The idea is that the sulfur in onion juice helps hair regrowth. There's not much research on this, but a small study tested it in people with alopecia areata, which causes patchy hair loss. Half put onion juice on their scalp twice a day; the rest used tap water. After 2 weeks, 74% of the onion juice group had regrown some hair, compared with 13% of tap water users. If you try it, you might want to add something that masks the smell.
This crucial nutrient helps your body make blood, and low levels of it are linked to hair loss. The reason why isn't clear, but make sure you eat plenty of iron-rich foods like meat, fish, poultry, tofu, broccoli, and all kinds of greens. Talk to your doctor before taking iron pills, though. Too much can cause vomiting and constipation. Very high doses can even be fatal.
Some doctors prescribe biotin (a.k.a. vitamin B7) for hair loss and get good results. (It's also good for your skin.) Although it's safe, you probably get plenty from the foods you eat. Eggs, wheat germ, and mushrooms all contain a high amount of biotin. Don't worry so much about putting it on your scalp. While many hair products boast that they contain it, there's not much proof that your hair loss will be helped by them.
Since zinc helps with most processes in your body that keep you alive, it's no surprise that it also strengthens the follicles under your scalp that nourish your hair. Your body doesn't have a way to store zinc, so you need some in your diet every day. If your levels are low, there's some proof that taking zinc by mouth could help with hair loss, but more research is needed. Your doctor will likely have you try other treatments first.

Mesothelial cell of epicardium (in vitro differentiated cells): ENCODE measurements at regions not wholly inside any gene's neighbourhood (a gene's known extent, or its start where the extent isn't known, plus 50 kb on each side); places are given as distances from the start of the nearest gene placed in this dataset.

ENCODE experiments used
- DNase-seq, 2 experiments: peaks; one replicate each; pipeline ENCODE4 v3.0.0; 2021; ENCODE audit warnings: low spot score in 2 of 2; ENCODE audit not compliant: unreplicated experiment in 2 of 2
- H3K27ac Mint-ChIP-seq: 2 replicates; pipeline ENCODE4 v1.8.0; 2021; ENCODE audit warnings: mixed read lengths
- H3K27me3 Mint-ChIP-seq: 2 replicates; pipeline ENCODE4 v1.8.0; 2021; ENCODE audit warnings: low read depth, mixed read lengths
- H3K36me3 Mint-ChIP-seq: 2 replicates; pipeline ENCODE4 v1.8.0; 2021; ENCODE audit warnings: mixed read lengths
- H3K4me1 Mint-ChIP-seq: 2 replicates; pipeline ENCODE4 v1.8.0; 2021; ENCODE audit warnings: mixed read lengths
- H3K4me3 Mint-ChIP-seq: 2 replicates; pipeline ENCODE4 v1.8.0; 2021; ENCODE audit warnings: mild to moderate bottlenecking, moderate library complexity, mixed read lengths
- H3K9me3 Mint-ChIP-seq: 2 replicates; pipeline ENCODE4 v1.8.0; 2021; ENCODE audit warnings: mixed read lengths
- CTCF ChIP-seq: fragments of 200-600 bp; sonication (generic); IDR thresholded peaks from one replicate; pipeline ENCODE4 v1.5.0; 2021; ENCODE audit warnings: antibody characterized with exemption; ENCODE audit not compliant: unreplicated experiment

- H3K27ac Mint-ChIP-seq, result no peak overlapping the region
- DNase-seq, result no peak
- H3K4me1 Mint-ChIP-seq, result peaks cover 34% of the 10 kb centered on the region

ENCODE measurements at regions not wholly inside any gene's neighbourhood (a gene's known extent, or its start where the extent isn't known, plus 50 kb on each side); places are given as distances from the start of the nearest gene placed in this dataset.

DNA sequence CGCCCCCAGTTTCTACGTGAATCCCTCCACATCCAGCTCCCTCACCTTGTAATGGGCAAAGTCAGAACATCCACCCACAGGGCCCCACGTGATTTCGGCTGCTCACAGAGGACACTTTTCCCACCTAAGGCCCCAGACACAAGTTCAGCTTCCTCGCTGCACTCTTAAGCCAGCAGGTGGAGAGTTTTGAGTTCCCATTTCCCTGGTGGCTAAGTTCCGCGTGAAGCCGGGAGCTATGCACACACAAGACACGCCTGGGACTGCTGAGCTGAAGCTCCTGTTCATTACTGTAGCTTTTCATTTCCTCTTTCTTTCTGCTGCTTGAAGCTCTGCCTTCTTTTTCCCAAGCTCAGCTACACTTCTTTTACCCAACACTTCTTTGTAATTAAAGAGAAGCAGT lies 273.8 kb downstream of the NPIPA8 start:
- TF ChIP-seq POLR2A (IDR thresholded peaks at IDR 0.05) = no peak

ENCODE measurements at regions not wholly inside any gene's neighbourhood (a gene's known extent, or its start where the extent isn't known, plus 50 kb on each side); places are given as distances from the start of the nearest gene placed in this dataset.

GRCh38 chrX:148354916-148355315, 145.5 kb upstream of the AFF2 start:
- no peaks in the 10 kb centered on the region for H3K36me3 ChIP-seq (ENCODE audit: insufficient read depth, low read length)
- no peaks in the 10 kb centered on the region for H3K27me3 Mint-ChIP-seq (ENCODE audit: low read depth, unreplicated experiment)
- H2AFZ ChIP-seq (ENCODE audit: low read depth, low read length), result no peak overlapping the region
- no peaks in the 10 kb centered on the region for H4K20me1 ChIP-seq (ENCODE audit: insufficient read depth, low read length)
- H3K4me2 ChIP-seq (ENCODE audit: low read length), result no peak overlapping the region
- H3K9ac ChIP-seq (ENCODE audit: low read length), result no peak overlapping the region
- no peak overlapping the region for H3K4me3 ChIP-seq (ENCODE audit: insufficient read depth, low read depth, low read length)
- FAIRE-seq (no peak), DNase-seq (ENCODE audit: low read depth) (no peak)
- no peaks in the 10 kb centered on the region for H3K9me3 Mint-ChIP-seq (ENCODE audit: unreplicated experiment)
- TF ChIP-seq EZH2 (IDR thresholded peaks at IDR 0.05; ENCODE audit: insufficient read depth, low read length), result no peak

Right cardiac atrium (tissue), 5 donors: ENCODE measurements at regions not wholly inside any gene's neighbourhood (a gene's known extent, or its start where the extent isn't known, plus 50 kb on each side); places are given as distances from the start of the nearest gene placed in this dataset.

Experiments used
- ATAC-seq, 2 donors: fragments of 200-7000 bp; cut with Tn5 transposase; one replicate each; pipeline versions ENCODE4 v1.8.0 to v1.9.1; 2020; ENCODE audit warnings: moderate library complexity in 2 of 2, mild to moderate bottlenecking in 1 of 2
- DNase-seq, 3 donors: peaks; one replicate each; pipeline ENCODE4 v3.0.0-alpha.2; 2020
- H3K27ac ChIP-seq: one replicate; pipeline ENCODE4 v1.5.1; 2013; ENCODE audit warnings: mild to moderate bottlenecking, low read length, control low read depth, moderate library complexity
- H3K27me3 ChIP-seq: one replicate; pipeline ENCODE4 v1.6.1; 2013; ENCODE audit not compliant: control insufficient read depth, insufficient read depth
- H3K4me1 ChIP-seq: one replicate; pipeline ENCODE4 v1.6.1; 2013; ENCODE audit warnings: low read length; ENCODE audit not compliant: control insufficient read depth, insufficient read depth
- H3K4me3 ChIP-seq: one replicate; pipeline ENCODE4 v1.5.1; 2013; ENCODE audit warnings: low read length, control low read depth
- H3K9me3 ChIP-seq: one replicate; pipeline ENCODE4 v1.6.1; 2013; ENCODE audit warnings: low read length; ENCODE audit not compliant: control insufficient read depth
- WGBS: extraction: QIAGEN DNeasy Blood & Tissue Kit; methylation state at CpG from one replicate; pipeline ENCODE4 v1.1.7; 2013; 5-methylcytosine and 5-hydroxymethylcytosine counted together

From the fruit of a small palm tree comes this herbal remedy, which is sometimes hyped as a hair growth wonder drug. Some studies have shown that it keeps the male hormone testosterone from breaking down, which can help prevent hair loss. While it's unclear how well saw palmetto works, the good news is that it's believed to be safe, can be taken with other drugs, and doesn't cost much to try.
Sandalwood, lavender, rosemary, and thyme oils have been used to treat hair loss for over 100 years. A compound in them is thought to boost hair growth. You can try rubbing one or more of these oils into your scalp for at least 2 minutes every night. Then, wrap your head in a warm towel to help it absorb. A bonus: This nightly massage smells good and can help you feel more relaxed.
High levels of this common element can slow down hair loss. (Not to mention, make your locks brighter.) You'll find different types of silicon supplements at the store, but a manmade version called orthosilicic acid (OSA) may be absorbed best by your body. Still, talk to your doctor first. It's not clear how safe silicon supplements are.
Some hair growth supplements contain a nutrient called selenium. It can help your body fight off any toxins you're exposed to (like through smoking or unclean air) and keep your hair follicles healthy. Although rats and mice with low selenium start to go bald, this hasn't been proved true for people. In fact, too much selenium can actually cause hair loss, as well as problems with your memory.